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Touring the streets of Manhattan on a humble two-wheeler

Jocelyn Steiber, the owner of Jost Social Media, wears wedges while riding a Citi Bike in New York, June 27, 2013.

CASEY KELBAUGH/NYT

Lots of images spring to mind when thinking of the streets of New York – wailing cop cars, texting jaywalkers, careening taxis. And now a brave new breed of street life merits entering the fray, the urban cyclist.

I cycle in New York. Even the city with some of the craziest traffic on Earth has made room for the humble two-wheeler.

A bike gives you an alternative to congestion and gridlock, and besides, it's a fun way to get around.

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New York is no Amsterdam, but it has gotten serious about becoming more cyclist-friendly.

The city has added hundreds of kilometres of bike lanes in recent years, and this spring it unveiled its own bike-share program modelled on the Bixi system launched in Montreal in 2008.

No one should think a ride in New York is a walk in the park. It takes basic skills and good reflexes. But biking provides an ideal above-ground compromise between cabs (often slow) and walking (often exhausting). Plus, there's the fitness bonus.

I've rented bicycles or taken guided bike tours in cities such as Barcelona, Lima and Bangkok.

In each case, cycling let me cover more ground than walking, and offered an intimate street-eye view of squares, parks and alleyways where cars can't go.

In Bangkok, the night tour by Grasshopper Adventures led my multinational group to the famous Wat Arun and Wat Pho temples.

We got to experience the magnificent sites in moonlit silence, with just us and a few monks about.

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It felt like a rare treat compared with the smothering crowds and heat of daytime visits.

In New York, it's easy to rent a two-wheeler and pedal around Central Park, or head out along the Manhattan Waterfront Greenway, where your only competition will be walkers and baby strollers.

It's also worth crossing the East River and exploring parts of Brooklyn, where a waterfront bike path meanders through the Brooklyn Bridge Park.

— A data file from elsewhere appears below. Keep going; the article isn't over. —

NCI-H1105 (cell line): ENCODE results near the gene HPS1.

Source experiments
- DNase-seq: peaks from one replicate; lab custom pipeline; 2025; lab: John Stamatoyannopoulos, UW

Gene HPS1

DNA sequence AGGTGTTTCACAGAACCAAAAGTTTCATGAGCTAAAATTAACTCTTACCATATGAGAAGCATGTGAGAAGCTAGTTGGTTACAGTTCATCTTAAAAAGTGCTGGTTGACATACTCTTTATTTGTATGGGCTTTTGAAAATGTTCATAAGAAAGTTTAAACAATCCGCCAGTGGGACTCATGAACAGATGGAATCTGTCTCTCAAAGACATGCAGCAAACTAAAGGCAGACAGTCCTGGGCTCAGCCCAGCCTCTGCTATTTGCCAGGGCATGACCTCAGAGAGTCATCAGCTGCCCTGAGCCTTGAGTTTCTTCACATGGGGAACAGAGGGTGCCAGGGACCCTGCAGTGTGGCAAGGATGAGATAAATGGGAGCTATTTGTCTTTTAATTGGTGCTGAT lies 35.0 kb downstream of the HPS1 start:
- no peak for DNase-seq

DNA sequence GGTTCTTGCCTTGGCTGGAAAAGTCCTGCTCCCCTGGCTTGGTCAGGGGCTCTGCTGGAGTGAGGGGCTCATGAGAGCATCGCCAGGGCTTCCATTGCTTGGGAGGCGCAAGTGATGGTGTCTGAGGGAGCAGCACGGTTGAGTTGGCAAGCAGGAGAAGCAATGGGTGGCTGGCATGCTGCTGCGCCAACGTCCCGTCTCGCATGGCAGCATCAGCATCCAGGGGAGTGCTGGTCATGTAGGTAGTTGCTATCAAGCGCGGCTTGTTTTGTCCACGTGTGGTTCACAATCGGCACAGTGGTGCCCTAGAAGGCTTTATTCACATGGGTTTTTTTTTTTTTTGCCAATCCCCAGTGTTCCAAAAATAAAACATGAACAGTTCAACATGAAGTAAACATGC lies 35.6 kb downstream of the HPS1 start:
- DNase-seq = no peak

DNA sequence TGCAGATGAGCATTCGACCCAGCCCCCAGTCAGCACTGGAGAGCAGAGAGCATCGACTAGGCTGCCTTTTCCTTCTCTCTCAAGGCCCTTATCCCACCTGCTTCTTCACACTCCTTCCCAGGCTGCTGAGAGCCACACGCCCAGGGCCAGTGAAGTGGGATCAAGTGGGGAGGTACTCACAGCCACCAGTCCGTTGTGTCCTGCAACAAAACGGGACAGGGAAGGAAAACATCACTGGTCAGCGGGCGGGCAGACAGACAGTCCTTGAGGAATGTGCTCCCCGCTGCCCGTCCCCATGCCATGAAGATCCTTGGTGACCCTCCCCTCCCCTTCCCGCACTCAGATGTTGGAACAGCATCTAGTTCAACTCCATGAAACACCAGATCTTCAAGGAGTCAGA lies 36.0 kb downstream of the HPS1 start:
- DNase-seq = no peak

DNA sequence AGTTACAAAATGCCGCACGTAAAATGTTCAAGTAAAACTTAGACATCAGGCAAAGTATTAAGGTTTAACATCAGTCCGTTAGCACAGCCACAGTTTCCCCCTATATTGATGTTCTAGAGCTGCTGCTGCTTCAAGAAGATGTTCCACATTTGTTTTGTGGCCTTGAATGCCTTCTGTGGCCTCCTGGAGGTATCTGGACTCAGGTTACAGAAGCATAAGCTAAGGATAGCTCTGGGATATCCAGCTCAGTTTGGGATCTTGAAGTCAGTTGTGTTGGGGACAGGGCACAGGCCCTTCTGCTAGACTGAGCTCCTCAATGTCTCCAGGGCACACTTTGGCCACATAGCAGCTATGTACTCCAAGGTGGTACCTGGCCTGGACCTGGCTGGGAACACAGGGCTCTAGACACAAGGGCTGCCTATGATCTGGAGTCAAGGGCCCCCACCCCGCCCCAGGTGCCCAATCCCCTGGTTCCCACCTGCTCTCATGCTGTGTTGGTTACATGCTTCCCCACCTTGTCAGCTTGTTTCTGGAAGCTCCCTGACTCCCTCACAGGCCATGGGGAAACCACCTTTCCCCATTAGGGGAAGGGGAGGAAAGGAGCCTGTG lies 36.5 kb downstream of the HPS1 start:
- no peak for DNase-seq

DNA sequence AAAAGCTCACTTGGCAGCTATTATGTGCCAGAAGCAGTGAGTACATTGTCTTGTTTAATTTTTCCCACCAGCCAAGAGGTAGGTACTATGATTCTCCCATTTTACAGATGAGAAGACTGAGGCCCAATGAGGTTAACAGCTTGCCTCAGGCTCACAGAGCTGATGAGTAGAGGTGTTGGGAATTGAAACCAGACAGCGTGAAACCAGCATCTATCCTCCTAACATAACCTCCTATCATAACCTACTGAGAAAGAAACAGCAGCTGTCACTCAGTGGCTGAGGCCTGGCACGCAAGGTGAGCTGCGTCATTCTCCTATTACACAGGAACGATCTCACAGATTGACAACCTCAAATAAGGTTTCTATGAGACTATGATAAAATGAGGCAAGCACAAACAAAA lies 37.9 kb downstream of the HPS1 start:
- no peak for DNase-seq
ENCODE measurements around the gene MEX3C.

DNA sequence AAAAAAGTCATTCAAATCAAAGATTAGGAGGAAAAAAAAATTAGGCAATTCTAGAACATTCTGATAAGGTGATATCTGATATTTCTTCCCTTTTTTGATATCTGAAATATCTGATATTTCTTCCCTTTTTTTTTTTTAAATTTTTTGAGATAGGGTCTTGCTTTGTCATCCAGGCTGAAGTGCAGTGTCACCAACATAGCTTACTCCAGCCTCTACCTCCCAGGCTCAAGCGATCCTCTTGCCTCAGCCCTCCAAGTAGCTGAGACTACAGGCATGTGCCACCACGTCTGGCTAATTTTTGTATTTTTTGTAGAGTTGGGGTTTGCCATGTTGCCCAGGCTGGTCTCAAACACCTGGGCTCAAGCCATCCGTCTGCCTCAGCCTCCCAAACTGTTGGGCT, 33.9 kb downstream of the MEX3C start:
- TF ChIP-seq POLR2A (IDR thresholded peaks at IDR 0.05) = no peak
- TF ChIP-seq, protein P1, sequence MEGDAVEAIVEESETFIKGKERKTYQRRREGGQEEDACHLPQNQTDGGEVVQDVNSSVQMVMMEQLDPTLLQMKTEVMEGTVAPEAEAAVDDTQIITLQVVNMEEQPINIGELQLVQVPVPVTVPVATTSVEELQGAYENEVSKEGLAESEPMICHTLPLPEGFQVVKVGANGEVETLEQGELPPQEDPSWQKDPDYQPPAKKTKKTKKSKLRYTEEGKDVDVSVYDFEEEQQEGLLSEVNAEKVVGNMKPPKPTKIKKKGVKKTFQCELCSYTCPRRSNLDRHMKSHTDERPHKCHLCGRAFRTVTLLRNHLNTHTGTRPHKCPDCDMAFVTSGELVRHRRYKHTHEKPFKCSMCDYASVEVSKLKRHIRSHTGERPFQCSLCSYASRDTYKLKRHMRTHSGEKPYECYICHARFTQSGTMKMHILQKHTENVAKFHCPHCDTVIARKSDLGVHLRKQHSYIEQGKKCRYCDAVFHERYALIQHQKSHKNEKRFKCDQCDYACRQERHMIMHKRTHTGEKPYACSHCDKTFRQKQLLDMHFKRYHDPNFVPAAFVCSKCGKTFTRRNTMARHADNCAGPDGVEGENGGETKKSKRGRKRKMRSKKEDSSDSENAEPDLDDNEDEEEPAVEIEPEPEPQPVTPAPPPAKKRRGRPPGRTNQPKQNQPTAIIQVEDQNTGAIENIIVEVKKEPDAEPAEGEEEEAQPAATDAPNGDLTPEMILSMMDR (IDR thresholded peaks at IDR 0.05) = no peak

On weekends, continue onward to the eclectic Williamsburg Flea, a great way to pick up some handmade jewellery and savour a Japanese spicy tuna taco or Texas-style smoked brisket from one of the numerous food vendors.

Then pedal on through Williamsburg and stop at an outdoor café to watch the neighbourhood's uber-hipsters go by. Note: The paths through Brooklyn aren't continuous and you will end up travelling part of the way in regular traffic. Stay calm and pedal on – it pays off.

For those who find the notion of sharing the street with maniacal motorists too daunting, there is another option. It's called the Five Boro Bike Tour (bikenewyork.org). On the first Sunday in May, large swaths of New York are closed to traffic and bikes rule.

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The 64-kilometre course allows you and 32,000 of your new cycling friends to pedal through parts of Manhattan, the Bronx, Queens, Brooklyn and Staten Island. (It helps to have done Montreal's Tour de l'Île a few times to consider this idea fun rather than insane.)

It's exhilarating to bike through the high-rise canyons of Midtown car-free, or take over FDR Drive while traffic speeds by in the opposite direction.

And this being New York, you're treated to free street-side entertainment, like the gospel singers we heard belting out a tune in Harlem.

I loved the camaraderie of cycling with friends and the glimpses of New York that I would never see otherwise.

But the highlight was passing by Radio City Music Hall and seeing the Five Boro Bike Tour acknowledged on the pixel board above the street. It felt like the moment I'd been waiting for. Just us and the Rockettes – our name up in lights.

The writer received media accreditation to ride in the Five Boro Bike Tour. The tour did not review or approve this article.

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About the Author

Ingrid Peritz has been a Montreal-based correspondent for The Globe and Mail since 1998. Her reporting on the plight of Canadians suffering from the damaging effects of the drug thalidomide helped victims obtain federal compensation and earned The Globe and Mail a National Newspaper Award, Canadian Journalism Foundation award, and the Michener Award for public service. More

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